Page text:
Deaf or Hard-of-Hearing Clients Require Special Ethical Consideration

By Cassandra L. Boness, M.A.
November 5, 2017



deaf hard-of-hearing pyschologist ethicsYou receive a request for services via voicemail from an individual using a video-phone relay service, suggesting the potential client is deaf or hard-of-hearing (HOH). Upon returning this individual’s call, they identify themselves as deaf and request the presence of a licensed and certified American Sign Language (ASL) interpreter at their intake the following week. You have never worked with a deaf or HOH individual before.

Psychologists are required to be familiar with the relevant ethical and legal issues related to working with deaf and HOH clients. The Americans with Disabilities Act (ADA) requires that the individual providing such service (i.e., the psychologist in the above example) provide a qualified interpreter. Similarly, Section 504 of the Rehabilitation Act forbids organizations from excluding or denying individuals with disabilities an equal opportunity to participate in, and have access to, program benefits and services.

What qualifies as a licensed interpreter? According to the ADA, a qualified interpreter is someone who is able to interpret effectively, accurately and impartially both receptively and expressively. For a deaf or HOH client, this means the interpreter should be proficient in ASL (or the client’s preferred language) and also familiar with relevant mental health terminology. In fact, many states have specific, advanced training to work in mental health settings. While a hearing therapist may consider using a family member as an interpreter, or using pen and paper to communicate with the client, this is highly inappropriate and strongly cautioned against due to issues of confidentiality, accuracy and efficiency, among others. A qualified interpreter is required in such an instance.

For many psychologists, especially those in independent practice, the cost of an interpreter may be prohibitive. The ADA requires that an interpreter must be covered by the service provider unless doing so would result in “undue hardship.” Undue hardship is determined by a business’s overall resources, including financial and human resources.

From a risk management perspective, it would be wise to consult legal counsel on a case-by-case basis to determine whether the cost of an interpreter would quality as undue hardship.  However, the APA Practice Organization recommends that in most circumstances, even when undue hardship may be arguable, the psychologist should provide an interpreter. That is, the cost is generally outweighed by the risk of a potential ADA complaint, especially considering the frequency with which this situation is likely to occur.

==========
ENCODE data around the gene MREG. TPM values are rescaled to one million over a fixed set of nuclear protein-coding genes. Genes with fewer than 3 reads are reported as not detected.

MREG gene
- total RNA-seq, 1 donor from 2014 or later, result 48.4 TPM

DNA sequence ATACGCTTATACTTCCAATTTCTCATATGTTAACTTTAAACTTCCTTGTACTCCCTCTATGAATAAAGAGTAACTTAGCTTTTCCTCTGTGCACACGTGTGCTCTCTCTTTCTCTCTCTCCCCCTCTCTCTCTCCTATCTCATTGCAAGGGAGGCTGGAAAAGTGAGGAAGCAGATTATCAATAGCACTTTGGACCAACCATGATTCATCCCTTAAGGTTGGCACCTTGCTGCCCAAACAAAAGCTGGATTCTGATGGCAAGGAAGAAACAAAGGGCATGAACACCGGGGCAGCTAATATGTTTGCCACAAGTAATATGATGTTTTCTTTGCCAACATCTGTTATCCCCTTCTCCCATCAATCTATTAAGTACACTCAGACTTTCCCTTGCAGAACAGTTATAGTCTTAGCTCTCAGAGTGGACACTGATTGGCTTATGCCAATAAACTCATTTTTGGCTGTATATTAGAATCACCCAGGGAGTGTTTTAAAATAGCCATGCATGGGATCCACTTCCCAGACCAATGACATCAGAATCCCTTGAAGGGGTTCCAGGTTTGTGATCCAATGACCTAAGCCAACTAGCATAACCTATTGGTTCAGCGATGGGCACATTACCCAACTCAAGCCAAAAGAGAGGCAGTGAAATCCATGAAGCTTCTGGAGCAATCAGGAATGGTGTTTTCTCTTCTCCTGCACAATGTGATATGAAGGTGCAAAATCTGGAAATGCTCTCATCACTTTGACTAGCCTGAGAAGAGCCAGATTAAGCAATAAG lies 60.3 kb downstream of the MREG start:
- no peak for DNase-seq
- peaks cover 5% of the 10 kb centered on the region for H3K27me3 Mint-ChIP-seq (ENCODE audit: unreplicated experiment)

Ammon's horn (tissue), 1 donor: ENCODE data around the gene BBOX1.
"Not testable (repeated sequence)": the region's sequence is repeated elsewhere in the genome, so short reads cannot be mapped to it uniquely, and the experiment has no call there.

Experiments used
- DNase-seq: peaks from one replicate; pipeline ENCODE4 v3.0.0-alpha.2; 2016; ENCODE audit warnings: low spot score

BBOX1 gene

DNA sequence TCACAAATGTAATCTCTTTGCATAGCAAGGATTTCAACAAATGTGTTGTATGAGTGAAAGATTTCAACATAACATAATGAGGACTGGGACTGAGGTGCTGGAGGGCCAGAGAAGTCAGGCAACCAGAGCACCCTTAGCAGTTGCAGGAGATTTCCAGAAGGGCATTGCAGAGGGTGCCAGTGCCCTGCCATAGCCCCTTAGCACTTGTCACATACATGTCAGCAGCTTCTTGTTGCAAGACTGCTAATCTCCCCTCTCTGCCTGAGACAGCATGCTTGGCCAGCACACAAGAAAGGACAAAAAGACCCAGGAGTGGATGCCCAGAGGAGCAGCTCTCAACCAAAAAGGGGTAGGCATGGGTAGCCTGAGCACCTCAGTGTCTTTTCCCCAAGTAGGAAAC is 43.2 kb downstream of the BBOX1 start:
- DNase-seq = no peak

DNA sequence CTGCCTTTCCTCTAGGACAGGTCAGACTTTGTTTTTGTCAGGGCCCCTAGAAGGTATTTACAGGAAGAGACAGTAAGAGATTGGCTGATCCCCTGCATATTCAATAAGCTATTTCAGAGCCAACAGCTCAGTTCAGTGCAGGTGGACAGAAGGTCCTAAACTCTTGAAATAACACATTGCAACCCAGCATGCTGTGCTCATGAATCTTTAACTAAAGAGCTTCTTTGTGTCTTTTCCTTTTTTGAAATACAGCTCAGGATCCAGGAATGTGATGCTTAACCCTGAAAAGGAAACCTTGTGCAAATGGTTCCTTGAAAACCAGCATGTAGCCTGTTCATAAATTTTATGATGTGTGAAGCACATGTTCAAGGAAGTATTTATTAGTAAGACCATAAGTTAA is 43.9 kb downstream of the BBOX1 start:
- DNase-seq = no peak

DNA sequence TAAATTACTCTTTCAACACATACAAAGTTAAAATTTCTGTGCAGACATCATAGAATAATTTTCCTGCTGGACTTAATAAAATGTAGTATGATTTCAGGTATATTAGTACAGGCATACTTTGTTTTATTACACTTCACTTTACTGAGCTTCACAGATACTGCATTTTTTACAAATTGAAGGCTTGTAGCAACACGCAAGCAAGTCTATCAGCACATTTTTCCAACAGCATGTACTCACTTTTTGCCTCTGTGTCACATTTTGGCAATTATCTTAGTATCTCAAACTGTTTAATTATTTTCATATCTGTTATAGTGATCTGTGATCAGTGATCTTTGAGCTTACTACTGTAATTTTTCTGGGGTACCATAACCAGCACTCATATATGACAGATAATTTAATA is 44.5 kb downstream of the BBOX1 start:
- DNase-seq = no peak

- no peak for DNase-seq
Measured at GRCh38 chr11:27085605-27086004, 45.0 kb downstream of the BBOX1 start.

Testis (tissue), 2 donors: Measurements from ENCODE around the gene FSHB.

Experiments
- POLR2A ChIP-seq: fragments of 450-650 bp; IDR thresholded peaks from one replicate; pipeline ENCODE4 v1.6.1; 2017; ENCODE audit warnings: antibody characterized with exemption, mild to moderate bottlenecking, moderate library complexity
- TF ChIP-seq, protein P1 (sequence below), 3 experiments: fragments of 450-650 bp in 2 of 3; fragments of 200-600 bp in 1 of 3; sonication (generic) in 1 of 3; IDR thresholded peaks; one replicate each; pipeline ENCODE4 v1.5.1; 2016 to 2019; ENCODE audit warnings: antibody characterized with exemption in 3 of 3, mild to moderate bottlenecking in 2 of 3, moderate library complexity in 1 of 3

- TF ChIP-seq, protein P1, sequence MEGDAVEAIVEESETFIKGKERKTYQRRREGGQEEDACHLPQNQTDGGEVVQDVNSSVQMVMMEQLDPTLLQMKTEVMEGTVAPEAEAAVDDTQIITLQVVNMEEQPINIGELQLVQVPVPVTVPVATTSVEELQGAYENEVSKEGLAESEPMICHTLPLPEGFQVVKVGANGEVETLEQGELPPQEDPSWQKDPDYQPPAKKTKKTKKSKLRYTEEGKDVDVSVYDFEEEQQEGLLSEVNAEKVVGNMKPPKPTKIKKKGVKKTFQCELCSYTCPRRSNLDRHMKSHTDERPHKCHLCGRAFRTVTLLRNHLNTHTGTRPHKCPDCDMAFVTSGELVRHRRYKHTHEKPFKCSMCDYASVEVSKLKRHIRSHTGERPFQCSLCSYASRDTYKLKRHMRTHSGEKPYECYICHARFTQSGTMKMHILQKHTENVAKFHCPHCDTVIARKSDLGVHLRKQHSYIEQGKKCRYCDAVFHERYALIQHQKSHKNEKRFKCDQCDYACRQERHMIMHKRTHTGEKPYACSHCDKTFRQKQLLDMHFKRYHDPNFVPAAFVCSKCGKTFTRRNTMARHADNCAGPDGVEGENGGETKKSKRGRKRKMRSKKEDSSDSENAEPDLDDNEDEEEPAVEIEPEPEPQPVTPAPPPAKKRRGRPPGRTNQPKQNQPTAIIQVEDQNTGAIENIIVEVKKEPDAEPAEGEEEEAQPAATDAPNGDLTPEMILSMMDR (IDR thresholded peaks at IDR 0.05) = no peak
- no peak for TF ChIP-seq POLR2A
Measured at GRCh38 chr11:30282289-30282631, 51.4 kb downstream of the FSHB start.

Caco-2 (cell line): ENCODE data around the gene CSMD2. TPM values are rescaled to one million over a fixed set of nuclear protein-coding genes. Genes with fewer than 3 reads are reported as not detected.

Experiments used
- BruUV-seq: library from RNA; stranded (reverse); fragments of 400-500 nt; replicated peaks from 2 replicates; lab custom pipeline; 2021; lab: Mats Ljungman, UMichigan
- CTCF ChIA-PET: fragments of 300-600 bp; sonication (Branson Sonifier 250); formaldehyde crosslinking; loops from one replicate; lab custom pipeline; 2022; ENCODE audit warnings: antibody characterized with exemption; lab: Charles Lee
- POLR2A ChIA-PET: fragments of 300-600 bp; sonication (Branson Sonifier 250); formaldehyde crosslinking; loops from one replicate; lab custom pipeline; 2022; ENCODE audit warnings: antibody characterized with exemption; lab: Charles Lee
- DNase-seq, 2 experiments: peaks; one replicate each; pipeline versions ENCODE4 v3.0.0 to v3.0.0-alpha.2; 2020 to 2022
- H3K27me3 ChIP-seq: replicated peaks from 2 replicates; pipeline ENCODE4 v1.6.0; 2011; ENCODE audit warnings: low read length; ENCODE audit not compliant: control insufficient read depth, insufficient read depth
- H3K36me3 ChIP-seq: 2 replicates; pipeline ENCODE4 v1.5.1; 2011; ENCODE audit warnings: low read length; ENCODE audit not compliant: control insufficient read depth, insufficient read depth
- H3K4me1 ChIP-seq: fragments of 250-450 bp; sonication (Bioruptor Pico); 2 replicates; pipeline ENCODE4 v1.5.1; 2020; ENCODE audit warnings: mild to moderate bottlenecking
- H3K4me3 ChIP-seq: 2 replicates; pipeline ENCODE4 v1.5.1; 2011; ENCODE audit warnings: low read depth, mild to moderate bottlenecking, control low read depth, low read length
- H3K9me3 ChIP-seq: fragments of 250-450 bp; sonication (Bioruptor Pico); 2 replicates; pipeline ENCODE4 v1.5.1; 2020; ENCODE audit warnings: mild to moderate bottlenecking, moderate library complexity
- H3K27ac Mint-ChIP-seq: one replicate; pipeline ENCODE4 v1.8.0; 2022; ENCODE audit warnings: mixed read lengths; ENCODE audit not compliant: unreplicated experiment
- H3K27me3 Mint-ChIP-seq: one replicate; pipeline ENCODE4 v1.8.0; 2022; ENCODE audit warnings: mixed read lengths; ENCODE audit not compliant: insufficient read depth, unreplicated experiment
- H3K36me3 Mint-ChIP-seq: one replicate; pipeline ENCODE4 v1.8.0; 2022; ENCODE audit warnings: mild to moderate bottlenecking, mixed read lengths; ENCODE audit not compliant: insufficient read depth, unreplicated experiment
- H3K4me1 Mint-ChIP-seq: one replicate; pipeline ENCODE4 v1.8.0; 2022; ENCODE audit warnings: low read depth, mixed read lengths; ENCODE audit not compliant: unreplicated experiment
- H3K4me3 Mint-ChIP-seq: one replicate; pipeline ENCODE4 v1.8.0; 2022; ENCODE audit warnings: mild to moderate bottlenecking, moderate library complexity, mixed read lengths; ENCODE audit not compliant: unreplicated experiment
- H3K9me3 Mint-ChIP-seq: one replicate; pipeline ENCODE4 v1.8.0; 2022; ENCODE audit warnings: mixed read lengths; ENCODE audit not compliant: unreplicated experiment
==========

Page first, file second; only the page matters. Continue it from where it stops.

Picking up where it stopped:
Even if one can afford an interpreter and is willing to pay, the question then becomes, is the psychologist competent to treat a deaf or HOH individual? For example, do they possess the cultural competence or necessary supervision required to treat this client?

While one may not be able to argue that undue hardship is reasonable, the psychologist may determine they are unable to treat this client based on lack of access to the resources required to become competent and/or the lack of access to supervision.

While this might seem to be an answer to the psychologist who is trying to find a way out of this obligation, a good faith effort still should be made to receive training in the necessary competencies. Further, the psychologist should determine, consistent with APA Ethics Code 1.02, how to handle such a situation, given that it presents a conflict between ethics and law (i.e., ADA and Section 504 or the Rehabilitation Act). Documentation of the decision-making process is important in such cases.

These issues only brush the surface of the relevant ethical and legal issues to consider when treating deaf and HOH clients. It is imperative to consider additional matters, such as multiple relationships and boundary issues, psychological assessment, diagnosis and evaluation, among others, in order to ensure the ethics of the profession are being upheld and the client is receiving the best treatment possible.

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Cassandra L. Boness, M.A., is a graduate student in clinical psychology at the University of Missouri-Columbia. Her chief research interest relates to alcohol use disorder diagnosis. Her clinical interests include ethics, treatment of deaf clients and Dialectical Behavior Therapy. She may be reached by email at: clmkdb@mail.missouri.edu.

 

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